Furthermore, this kind of thing is generally a waste of time. How many bugs did The Sims 4 launch with? How many of those could they have squashed had they not been wasting time and money coming up with clever ways to temporarily annoy pirates? The only person that loses in the end is you, as a paying customer, by being sold a product slightly less polished then it could have been.

    The only reason why companies do this is so that people talk about it, full stop. Pirates have absolutely nothing to do with it, and most of this "anti-piracy" protection is completely and utterly laughable.

  7. Dirtyharry50 thread starter macrumors 68000


    May 17, 2012
    I'm sorry. Are you having a bad day?
  8. matt3526 macrumors regular

    Mar 7, 2011
    So true. A friend of mine plays pirated games. The sims pixel issue has already been fixed by pirates. These things slow pirates down by a couple of days but no more than that
  9. Dirtyharry50 thread starter macrumors 68000


    May 17, 2012
    I don't think the above mentioned things were ever meant to thwart the hardcore pirates but rather casual sharing/piracy.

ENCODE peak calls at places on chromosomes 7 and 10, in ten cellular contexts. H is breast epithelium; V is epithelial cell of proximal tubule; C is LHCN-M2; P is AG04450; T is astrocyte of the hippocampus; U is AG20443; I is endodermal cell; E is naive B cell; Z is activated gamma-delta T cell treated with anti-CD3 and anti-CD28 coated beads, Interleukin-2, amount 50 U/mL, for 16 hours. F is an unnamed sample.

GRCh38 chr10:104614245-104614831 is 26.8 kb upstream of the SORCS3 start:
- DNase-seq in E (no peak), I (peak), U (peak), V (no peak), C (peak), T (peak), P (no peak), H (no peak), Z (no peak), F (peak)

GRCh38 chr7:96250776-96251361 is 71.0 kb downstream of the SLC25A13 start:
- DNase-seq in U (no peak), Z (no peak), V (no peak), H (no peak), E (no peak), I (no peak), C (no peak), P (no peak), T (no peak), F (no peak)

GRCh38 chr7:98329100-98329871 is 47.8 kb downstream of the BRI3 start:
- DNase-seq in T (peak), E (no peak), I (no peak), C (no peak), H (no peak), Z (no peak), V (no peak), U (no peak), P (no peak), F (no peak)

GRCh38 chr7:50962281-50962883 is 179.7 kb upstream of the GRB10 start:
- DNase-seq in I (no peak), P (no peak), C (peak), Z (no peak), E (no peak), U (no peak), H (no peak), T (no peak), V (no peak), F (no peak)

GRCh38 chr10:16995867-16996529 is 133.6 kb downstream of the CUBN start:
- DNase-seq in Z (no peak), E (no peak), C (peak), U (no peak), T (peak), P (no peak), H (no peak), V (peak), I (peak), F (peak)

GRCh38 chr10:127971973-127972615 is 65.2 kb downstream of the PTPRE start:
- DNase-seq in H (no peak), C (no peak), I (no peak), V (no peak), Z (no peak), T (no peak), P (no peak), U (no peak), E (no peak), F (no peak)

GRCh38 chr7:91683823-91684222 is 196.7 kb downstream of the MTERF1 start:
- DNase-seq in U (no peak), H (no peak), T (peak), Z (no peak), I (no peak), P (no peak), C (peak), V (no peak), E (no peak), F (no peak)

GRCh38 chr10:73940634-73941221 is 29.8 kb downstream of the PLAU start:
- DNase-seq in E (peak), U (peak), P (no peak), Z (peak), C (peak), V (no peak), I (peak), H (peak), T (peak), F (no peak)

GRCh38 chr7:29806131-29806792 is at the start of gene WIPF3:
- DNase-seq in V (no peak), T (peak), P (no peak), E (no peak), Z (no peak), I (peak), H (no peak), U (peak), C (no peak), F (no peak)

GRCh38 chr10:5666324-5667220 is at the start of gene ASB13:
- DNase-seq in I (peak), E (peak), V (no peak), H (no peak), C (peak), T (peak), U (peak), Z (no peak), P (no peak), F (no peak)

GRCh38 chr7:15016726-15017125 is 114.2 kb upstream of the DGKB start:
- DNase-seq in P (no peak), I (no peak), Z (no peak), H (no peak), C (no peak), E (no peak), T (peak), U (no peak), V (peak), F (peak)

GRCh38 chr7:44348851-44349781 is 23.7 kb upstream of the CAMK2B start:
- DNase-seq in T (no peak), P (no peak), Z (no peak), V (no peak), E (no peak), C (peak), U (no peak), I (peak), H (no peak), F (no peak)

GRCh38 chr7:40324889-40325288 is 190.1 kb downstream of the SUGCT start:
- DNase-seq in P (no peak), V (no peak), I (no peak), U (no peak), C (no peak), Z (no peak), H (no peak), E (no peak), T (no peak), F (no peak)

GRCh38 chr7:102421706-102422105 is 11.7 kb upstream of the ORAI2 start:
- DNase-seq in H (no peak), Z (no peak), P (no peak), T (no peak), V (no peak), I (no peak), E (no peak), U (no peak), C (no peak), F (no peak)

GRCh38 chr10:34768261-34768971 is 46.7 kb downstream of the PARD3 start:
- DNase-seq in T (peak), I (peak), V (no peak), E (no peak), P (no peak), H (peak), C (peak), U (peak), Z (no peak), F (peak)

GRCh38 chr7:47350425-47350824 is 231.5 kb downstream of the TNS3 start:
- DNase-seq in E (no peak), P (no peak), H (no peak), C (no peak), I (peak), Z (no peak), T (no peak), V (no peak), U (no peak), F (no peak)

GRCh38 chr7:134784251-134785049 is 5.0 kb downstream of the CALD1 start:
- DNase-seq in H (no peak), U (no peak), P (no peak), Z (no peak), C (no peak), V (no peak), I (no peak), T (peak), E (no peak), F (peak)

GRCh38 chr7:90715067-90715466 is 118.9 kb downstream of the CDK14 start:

The intent of bringing this up was just to have a laugh at the silly things they did to catch casual pirates off guard.
  10. Dagless Suspended


    Jan 18, 2005
    Fighting to stay in the EU
    You're aware the amount of people working on these big games go into the hundreds if not thousands? One or two people coding in something simple as (with the Sims) gradually pixelating borders is the kind of thing I could do in an hour. It's nothing. Games where enemies get tougher, again, it's easy. (on piracy detection; add 0.1 to difficulty)

    Us customers aren't losing out at all. Well, I would like to see these pirated features in some games but I only buy games because I have a job. So maybe I am losing out by not pirating? It'd be nice if there was some way to trigger these for the fun of it.